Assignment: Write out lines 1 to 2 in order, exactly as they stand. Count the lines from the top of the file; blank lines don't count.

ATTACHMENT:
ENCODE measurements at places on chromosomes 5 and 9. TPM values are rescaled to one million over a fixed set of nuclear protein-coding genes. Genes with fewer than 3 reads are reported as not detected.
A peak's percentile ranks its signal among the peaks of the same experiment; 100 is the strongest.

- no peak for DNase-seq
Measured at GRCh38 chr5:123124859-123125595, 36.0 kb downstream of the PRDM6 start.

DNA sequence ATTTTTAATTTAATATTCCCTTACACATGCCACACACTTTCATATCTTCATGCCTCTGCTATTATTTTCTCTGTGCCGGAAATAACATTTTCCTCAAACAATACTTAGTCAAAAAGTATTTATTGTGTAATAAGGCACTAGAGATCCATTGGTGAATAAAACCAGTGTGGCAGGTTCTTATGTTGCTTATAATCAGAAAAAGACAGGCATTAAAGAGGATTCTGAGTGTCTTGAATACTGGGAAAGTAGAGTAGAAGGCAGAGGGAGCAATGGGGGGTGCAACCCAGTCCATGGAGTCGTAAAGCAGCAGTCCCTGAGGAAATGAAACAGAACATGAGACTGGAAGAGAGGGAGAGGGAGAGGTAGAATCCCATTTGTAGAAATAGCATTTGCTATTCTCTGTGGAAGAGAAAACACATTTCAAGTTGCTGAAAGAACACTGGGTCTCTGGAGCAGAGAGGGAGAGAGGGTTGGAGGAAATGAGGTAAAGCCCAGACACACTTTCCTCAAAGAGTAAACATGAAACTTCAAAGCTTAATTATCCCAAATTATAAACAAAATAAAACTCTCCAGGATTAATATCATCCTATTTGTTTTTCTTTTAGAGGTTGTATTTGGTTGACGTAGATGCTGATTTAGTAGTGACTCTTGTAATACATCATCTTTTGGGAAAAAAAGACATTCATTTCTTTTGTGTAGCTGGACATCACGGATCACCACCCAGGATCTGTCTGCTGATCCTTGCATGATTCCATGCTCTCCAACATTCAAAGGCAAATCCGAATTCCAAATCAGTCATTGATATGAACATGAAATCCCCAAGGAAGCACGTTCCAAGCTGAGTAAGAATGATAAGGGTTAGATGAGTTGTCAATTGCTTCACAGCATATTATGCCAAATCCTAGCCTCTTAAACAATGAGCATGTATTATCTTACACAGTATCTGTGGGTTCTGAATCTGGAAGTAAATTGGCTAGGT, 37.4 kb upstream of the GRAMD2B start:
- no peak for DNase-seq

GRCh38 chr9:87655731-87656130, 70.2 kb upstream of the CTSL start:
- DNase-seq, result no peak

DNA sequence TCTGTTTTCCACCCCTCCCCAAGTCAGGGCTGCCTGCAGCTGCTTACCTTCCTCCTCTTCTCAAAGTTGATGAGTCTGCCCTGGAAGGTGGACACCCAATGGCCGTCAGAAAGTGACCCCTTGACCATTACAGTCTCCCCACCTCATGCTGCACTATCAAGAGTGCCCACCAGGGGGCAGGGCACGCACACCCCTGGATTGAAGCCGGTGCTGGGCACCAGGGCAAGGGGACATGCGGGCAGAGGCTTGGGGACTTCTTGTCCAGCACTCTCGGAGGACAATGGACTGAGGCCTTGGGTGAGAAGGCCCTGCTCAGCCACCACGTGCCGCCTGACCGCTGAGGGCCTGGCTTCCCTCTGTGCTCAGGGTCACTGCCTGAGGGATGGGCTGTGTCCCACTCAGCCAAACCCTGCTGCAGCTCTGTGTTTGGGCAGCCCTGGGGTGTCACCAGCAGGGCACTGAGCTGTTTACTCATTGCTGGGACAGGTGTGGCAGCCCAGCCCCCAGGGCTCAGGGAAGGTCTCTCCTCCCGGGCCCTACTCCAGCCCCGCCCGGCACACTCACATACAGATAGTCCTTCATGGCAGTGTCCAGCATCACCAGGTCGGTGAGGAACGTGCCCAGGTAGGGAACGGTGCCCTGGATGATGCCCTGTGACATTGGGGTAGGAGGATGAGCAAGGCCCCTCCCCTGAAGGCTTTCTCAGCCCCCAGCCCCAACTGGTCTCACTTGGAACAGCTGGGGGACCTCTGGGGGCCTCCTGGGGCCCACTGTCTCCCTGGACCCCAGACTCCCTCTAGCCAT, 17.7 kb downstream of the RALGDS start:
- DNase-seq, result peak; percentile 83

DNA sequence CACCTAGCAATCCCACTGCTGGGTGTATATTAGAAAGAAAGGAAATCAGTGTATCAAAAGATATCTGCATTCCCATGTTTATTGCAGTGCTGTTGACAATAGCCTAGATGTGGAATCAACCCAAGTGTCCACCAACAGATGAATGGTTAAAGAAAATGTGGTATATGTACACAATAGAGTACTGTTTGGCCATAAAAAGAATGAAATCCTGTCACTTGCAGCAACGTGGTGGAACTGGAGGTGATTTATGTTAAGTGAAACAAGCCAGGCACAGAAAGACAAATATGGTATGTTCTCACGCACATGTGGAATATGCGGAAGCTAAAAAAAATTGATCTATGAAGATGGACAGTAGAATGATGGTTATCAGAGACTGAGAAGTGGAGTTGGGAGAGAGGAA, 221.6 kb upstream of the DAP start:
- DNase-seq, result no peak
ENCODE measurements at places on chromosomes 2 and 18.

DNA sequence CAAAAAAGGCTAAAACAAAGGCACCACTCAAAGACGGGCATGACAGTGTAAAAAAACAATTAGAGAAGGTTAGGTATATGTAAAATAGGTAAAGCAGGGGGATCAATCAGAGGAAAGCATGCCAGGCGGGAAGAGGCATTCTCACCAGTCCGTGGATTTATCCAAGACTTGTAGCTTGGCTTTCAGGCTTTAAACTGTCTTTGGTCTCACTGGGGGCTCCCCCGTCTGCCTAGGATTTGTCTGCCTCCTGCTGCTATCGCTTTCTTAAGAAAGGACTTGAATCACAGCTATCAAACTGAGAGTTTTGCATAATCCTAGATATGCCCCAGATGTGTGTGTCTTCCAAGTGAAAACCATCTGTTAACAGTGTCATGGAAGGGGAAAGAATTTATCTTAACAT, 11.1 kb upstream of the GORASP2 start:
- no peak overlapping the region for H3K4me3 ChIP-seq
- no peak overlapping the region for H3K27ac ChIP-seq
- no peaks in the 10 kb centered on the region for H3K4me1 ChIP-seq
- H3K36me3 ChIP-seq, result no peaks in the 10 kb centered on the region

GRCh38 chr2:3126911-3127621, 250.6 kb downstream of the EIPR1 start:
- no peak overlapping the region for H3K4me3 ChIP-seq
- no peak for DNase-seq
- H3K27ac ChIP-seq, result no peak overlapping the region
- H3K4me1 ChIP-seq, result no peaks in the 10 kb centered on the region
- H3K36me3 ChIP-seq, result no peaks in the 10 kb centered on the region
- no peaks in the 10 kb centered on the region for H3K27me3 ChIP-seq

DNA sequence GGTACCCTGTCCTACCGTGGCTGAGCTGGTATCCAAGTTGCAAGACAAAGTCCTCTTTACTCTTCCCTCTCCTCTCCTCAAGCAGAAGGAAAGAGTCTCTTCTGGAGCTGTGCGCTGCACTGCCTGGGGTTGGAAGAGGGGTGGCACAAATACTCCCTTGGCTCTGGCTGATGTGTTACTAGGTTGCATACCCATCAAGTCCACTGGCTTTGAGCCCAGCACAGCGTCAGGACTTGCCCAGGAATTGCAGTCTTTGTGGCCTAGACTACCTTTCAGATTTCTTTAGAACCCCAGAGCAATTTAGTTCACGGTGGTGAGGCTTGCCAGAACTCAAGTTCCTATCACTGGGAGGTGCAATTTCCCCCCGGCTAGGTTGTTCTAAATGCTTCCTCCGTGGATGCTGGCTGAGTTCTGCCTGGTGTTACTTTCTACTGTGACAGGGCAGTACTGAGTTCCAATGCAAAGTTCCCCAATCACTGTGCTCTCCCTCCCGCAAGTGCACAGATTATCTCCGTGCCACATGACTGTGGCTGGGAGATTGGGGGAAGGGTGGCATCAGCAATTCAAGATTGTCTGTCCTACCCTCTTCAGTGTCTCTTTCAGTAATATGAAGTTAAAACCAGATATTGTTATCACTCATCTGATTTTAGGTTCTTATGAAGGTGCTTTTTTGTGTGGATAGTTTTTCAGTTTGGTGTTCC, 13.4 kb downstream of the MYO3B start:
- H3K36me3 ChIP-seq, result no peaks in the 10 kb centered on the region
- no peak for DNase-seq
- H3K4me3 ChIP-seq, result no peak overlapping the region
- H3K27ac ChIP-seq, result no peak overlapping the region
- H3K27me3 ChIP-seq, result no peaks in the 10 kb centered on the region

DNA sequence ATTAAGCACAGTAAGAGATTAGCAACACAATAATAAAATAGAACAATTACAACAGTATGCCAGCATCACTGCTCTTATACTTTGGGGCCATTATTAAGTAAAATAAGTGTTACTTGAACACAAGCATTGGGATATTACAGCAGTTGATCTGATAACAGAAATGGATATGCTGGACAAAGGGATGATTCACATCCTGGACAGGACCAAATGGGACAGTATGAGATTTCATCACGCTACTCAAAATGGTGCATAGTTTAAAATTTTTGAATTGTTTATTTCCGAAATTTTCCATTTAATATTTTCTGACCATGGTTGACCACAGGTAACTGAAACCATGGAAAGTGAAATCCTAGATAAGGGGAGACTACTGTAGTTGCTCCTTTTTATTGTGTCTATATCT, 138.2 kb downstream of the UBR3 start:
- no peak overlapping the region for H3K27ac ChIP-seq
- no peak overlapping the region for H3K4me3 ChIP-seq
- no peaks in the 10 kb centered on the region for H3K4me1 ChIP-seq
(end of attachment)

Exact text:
ENCODE measurements at places on chromosomes 5 and 9. TPM values are rescaled to one million over a fixed set of nuclear protein-coding genes. Genes with fewer than 3 reads are reported as not detected.
A peak's percentile ranks its signal among the peaks of the same experiment; 100 is the strongest.